Damian Lillard's Heroics Help Blazers Cement Status Among Western Elite

Tyler Conway@jtylerconwayFeatured ColumnistDecember 18, 2013

There is a prevailing wisdom among some fans that the Portland Trail Blazers are a fluke. That once the dust settles on their torrid start, the big boys of the Western Conference will cast the youngsters aside, tousle their hair and ask them politely to go sit at the kids' table—the "real" adults have some June travel arrangements to discuss.

That may wind up being the case. But don't expect Damian Lillard to let it happen without a fight. Lillard knocked down a game-winning 30-foot jumper with 0.4 seconds remaining on Tuesday night, as the Blazers held on for a 119-116 win over the Cleveland Cavaliers.

Taking the inbounds pass with 7.1 seconds remaining, there was never any question as to who was taking the last shot. Lillard dribbled near the half-court line until about the three-second mark before creating just enough separation from Alonzo Gee to pull up with his left foot still on the stylized C at midcourt. 

"That was cold-blooded," Cleveland guard Dion Waiters said, per ESPN. "We knew Lillard was getting the ball. That was a big-time shot."

It was Lillard's second game-winner in as many nights and fourth already of this young season. In just his second NBA season, Lillard is on the precipice of establishing a reputation as a stone-cold killer—the rare type of player who you're OK with playing "hero ball" in the waning seconds.

The Blazers are now 22-4 on the season, a full game ahead of Indiana and San Antonio for the NBA's best record. They're the league's most surprising team that doesn't have close proximity to cacti.

Portland's best player might be LaMarcus Aldridge, but Lillard is its franchise star. The team has taken on his personality, a take-no-prisoners offensive juggernaut that guns from the outside and wears opponents out with its torrid pace. Lillard is often the leader of that charge, an electric ball-handler whose lightning-quick first step allows him to barrel into the lane or create a step of separation to get off his jumper.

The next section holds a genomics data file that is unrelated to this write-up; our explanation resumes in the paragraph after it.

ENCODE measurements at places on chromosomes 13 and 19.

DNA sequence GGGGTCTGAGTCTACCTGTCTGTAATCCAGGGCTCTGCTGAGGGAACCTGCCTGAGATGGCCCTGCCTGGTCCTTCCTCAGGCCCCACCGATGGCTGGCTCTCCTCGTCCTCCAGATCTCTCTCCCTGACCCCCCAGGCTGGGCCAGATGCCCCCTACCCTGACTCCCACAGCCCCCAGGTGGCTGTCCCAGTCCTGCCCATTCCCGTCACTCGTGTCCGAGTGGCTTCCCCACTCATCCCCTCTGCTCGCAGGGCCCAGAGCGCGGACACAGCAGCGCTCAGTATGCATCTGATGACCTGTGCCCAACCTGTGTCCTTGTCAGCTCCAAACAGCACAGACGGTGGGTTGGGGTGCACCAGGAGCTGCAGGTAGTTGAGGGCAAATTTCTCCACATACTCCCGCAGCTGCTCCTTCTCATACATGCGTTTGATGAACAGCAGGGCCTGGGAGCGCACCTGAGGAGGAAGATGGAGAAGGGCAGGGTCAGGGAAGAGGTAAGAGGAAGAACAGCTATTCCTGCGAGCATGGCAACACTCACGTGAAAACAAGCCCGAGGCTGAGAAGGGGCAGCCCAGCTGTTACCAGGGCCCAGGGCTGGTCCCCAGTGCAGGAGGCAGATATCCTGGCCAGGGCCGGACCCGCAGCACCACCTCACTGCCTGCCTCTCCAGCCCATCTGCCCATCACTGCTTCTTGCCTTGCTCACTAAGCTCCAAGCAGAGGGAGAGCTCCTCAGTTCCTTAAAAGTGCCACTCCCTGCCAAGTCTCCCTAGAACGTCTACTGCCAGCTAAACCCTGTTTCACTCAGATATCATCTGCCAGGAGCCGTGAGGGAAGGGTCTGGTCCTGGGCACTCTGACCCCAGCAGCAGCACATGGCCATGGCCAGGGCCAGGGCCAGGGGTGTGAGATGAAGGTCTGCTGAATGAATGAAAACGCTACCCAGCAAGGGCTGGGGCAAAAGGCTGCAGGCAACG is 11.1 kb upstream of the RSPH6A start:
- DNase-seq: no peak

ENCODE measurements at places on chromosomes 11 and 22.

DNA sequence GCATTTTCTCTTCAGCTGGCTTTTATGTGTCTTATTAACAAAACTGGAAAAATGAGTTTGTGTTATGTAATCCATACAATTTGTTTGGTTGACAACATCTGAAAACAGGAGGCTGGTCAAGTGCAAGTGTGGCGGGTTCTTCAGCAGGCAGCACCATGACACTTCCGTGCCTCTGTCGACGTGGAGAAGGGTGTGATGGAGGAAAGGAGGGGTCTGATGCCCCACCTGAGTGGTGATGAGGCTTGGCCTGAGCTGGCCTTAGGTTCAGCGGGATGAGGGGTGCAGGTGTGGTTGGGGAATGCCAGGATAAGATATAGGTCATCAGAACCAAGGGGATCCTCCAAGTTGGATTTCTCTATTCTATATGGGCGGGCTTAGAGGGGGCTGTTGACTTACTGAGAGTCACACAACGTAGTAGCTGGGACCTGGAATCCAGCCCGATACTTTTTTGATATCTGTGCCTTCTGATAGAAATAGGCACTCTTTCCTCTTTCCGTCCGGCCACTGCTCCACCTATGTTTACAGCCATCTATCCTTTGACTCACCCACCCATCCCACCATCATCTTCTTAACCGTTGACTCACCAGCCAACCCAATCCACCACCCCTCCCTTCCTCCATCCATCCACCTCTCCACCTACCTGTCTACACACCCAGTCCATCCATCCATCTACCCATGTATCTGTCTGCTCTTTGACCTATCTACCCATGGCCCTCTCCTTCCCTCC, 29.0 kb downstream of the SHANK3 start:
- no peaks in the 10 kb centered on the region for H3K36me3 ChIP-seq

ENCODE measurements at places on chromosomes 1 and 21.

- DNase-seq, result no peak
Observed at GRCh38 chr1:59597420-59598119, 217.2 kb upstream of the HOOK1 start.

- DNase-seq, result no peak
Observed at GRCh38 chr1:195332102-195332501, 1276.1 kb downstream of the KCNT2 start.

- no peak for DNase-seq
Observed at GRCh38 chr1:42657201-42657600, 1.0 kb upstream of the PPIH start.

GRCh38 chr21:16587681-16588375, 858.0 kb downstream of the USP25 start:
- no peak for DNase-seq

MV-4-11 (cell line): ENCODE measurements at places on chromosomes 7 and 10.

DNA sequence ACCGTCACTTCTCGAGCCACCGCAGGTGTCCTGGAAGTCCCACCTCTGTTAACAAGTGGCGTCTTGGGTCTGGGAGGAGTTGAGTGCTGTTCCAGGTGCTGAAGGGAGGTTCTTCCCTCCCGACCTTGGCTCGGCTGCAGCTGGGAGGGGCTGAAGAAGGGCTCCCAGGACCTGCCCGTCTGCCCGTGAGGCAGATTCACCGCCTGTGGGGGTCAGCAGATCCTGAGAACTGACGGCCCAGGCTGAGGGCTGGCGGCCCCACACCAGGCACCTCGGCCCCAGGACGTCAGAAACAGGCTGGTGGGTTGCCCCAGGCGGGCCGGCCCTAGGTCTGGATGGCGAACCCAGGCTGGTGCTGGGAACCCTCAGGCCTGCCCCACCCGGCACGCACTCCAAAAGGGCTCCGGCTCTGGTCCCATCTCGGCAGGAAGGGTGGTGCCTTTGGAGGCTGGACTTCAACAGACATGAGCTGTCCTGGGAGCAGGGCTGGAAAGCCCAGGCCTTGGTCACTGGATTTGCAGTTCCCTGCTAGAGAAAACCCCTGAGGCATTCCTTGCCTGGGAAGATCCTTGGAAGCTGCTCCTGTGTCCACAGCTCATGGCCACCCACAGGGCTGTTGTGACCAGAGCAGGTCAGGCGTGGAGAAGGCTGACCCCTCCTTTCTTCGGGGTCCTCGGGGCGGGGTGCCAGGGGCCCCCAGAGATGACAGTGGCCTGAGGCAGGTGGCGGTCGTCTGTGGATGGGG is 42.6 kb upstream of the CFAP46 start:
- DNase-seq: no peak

On any night, Lillard can drop 30 points—as he did on Tuesday, when he finished with season-highs in points (36) and assists (10).

"He's more capable of dribble-driving by you and finishing," Cleveland coach Mike Brown said, highlighting the struggle coaches go through game-planning for Lillard. "Their last game he drove by somebody and shot a pull-up. So you pick your poison."

For all of the plaudits foisted upon Lillard with this start, though, he's still not without glaring flaws. He's hanging right around the NBA's "Mendoza Line" for shooters (39.9 percent), a rate that's only acceptable because Lillard is developing into one of the league's best from beyond the arc.

While Brown cites his game-winning layup against Detroit on Sunday, the Cavaliers may have been better off letting Lillard drive to the basket. Among guards who have taken at least 40 shots inside the restricted area, only Ricky Rubio ranks worse than Lillard's 40.2 percent rate. He also hits only 24.4 percent from the awkward non-restricted paint area—also known as "floater territory."

Rather than letting plays develop, Lillard too often finds himself careering into the lane and chucking up off-kilter layups rather than letting a play develop. His propensity for going right into jumper mode out of the initial pick-and-roll also creates some of the efficiency problems. Once Lillard starts figuring little hesitation moves and when to pick his spots, he'll only get more deadly. 

This could also help Lillard's assist rate, which is 24.9 percent this year—a below-average rate that lands in the Monta Ellis strata.

Lillard isn't even a year-and-a-half into his career, so these are considered slight ticks rather than career-defining traits. It's also only fair to point out we've thankfully moved past the archaic notion that point guards must be pass-first. Russell Westbrook and Stephen Curry are just two examples of the supposed "score-first" point guards finding superstardom and success, though both are more advanced passers.